One of the (many) lessons I have learned - and frankly, re-learned - the hard way is that it’s incredibly difficult to receive more goodness when my hands are already full hanging on to negativity, frustration, or unhelpful thoughts, situations, practices, and relationships, and it’s impossible to accept a helping hand from someone when you’re gripping too tightly to something or someone else. Every time I have bumped into this, I have had to let go of something in order to make room for something even better.
I call this “release to receive”, and there are two key aspects to exploring this so you can let go of what’s not helping you and make room for all that yummy goodness trying to make its way to you. First, you need to identify what you’re hanging on to that needs to be released. And then, you actually need to do the work of releasing whatever it is you’ve identified!
Start by using friction and frustration as filters to identify what you may need to release. Wherever you experience either of these, spend some time examining that area. It’s possible that there is something there that’s not working for you! Ask yourself where you are hanging on to anything that may not actually be helping you. Some examples of things I have held onto long past their date of usefulness and positivity:
A job (ok, multiple jobs, but who’s counting??)
A relationship (ok, ok…. Multiple relationships…)
A belief that I wasn’t capable of trying something radically different
Clothes that don’t fit or don’t feel good
A self-perspective that I “wasn’t a long-distance athlete”
Underwear (oh come on, you probably have some ratty pairs in your drawer, too)
Mentor relationships that had run their course
My Blackberry! (Man, I still miss that full keyboard…)
Shame from incidents long past (hello, 8th grade!)
Expectations that others will change for the better
I’ve developed expert-level attachments to some of these that are negative and unhelpful, and it can be difficult to wiggle them loose from my grasp. While there are a lot of ways to work through these, there are two specific strategies I start with when I’m ready to work on releasing something that’s no longer helping me get to where I want to go.
First, when I’ve identified something I want to work to release, I use a very simple practice: intentionally opening my hands whenever I think of it. I had a spiritual advisor once give me the visual of holding mud in my hands. She told me that when I clenched my hands or tried to hold on to the mud too tightly, I would only be able to hold less. The act of gripping it would actually make it more likely to slip through my fingers. Instead, if I opened my hands, I would be able to receive more and hold more of it by holding it loosely. I like applying that same visual when I’m working on getting ready to release something, and actually physically opening my hands helps cement that connection to release. Plus, I like the reinforcement that open hands (literally or figuratively) means I’m able to receive something else more positive. If you meditate, try practicing with an open hand posture. “Palm up” mudras (hand positions) are generally known as “giving and receiving” mudras. I like the idea of giving something up and also receiving something.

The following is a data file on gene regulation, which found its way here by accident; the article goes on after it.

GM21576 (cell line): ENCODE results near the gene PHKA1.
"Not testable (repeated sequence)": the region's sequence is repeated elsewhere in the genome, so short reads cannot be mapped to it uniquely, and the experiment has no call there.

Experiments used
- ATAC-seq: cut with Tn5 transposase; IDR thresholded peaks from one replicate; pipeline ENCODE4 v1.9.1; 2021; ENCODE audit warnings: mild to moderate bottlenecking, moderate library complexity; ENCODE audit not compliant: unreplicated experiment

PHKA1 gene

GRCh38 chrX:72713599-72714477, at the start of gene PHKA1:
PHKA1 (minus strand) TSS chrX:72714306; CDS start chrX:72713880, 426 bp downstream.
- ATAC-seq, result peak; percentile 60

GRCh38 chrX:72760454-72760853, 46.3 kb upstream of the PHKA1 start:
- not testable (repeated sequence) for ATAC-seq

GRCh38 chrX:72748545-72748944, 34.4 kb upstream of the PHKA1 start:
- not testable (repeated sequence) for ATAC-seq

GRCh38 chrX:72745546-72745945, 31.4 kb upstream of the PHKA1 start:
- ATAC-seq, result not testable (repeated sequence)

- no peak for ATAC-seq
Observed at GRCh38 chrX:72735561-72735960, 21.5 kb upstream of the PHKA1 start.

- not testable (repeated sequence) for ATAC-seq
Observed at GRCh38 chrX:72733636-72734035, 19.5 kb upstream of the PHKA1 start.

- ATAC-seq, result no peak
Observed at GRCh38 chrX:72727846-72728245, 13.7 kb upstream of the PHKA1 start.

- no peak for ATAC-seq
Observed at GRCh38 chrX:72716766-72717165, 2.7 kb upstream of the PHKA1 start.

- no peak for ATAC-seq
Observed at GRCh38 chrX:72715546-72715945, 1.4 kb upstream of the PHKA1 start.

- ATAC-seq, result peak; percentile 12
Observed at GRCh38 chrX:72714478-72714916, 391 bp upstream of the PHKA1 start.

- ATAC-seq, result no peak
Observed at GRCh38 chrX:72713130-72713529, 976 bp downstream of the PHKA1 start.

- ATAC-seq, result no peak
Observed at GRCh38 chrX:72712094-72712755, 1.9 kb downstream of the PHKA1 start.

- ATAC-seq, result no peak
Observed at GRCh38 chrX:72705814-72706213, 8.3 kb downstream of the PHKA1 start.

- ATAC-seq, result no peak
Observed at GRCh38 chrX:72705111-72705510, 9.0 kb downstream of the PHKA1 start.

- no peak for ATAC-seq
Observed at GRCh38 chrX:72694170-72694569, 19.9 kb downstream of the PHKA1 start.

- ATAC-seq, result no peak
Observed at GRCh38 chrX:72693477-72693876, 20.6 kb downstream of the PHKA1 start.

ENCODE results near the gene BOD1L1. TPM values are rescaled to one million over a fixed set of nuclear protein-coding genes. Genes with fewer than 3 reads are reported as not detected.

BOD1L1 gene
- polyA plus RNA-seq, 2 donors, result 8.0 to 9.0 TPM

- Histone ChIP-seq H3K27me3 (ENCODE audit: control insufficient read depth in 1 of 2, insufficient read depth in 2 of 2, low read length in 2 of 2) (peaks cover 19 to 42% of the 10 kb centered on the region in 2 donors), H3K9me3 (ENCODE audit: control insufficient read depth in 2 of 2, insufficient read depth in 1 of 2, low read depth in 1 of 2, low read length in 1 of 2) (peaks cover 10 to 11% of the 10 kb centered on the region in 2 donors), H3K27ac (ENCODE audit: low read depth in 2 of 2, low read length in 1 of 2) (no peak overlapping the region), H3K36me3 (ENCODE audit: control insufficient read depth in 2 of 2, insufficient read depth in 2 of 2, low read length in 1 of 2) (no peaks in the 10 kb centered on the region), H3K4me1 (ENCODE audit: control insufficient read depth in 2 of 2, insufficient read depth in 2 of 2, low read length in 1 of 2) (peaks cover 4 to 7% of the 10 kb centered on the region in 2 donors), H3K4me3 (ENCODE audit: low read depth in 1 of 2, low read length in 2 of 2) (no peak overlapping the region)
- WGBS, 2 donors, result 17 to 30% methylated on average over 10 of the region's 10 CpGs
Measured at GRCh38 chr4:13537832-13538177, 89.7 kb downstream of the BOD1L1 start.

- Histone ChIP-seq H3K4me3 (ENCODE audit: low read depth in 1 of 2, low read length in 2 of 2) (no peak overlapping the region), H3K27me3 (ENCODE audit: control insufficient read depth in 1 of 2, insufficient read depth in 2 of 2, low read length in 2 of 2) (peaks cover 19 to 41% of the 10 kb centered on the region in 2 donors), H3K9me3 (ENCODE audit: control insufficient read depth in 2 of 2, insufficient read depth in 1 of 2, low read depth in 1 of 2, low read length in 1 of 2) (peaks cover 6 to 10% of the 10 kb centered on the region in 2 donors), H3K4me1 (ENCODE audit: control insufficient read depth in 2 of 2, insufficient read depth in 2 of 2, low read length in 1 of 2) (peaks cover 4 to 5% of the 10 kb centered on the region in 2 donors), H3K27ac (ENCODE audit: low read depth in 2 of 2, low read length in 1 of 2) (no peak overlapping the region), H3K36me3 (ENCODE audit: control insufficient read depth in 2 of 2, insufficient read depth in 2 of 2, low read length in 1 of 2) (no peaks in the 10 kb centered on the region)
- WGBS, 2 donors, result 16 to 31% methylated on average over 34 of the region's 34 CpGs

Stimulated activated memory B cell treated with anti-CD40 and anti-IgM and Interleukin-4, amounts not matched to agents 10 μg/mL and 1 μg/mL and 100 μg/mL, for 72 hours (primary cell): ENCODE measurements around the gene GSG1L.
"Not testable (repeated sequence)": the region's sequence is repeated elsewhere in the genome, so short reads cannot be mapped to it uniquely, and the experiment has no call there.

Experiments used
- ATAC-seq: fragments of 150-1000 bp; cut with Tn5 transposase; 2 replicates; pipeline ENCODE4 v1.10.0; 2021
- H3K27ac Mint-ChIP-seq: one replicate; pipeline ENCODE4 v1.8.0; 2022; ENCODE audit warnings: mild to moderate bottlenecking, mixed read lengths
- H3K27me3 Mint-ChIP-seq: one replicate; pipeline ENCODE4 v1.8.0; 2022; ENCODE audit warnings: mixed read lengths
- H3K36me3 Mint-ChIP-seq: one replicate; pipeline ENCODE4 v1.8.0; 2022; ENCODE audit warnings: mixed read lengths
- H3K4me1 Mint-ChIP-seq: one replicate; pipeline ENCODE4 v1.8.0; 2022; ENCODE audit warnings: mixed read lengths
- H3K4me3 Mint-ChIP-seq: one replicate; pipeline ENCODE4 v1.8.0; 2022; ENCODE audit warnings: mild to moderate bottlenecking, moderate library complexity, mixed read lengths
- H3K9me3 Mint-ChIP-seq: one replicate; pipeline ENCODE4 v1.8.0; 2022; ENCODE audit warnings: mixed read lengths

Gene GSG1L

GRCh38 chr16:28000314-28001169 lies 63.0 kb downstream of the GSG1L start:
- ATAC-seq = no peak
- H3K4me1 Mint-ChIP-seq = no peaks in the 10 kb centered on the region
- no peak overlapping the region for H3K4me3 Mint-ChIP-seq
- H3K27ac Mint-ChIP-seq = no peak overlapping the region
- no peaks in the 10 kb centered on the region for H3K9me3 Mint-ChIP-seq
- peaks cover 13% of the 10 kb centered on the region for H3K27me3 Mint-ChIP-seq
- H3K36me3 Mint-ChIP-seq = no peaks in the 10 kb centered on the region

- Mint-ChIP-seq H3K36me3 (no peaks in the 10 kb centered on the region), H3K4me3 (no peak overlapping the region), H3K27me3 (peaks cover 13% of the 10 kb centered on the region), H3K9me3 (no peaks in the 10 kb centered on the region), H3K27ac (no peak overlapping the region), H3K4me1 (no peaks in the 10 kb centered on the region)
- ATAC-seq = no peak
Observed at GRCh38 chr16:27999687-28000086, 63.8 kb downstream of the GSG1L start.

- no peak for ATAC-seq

My other practice is creating a conscious release ritual. Don’t worry, no animal sacrifices required. This is about building some sort of intentional practice you can utilize to help you release whatever it is you are wanting to let go. This might be a one-time, very specific ritual you perform, setting an intention for ongoing release. Or, it may be something you can integrate into your daily work and life. Personally, I have one of each that I keep at the ready when needed. One of my favorite intentional rituals to use when I’m working on releasing something that’s particularly sticky is to take a mindful walk around my neighborhood. I intentionally try to focus purely on my surroundings- what the trees look like, sounds I can hear, what it smells like, what the air is like. Usually my monkey brain makes it all of about a minute and a half before I find my thoughts drifting to the thing I’m trying to release. When I notice the thought creeping in, I stop, notice what I’m thinking, and then reach down and touch the ground, symbolizing my release of it. I recently did this with a fear I was having about a business decision, and it was super powerful! I also have a conscious release ritual I use on an ongoing basis for anything that creeps up that I need to shake off. When I bump into the thought/desire/issue, I simply say “Stop. Release.” and I clap my hands twice (sometimes softly in my lap if I am not in a position to be clapping alone to myself out loud). It’s a good mental and physical reminder to myself that I’m working on releasing whatever it was that caught my attention. You can also incorporate this in other ways, like using your reps at the gym and intentionally saying “I release _________” every time you complete a set. Make this your own! No rules, no judgment.
The work of releasing ANYTHING can be hard work. Yes, it can feel freeing, and it damn sure feels good when it’s done, but in the meantime, don’t underestimate the impact of the effort. Be kind to yourself and lovingly patient. You may need 1,000 walks around the neighborhood, or your hands might get sore from clapping twice every time you come across the thing you’re working on releasing, but you WILL begin to wiggle it loose. Over time and with intention, you’ll consciously release what’s needed so you can receive what’s best for you.
Nicole Lance is a women’s leadership development expert, facilitator, executive coach, speaker, strategic planner, and promoter of self-care. She is passionately committed to helping organizations and individuals succeed in reaching - and reaching beyond - their goals.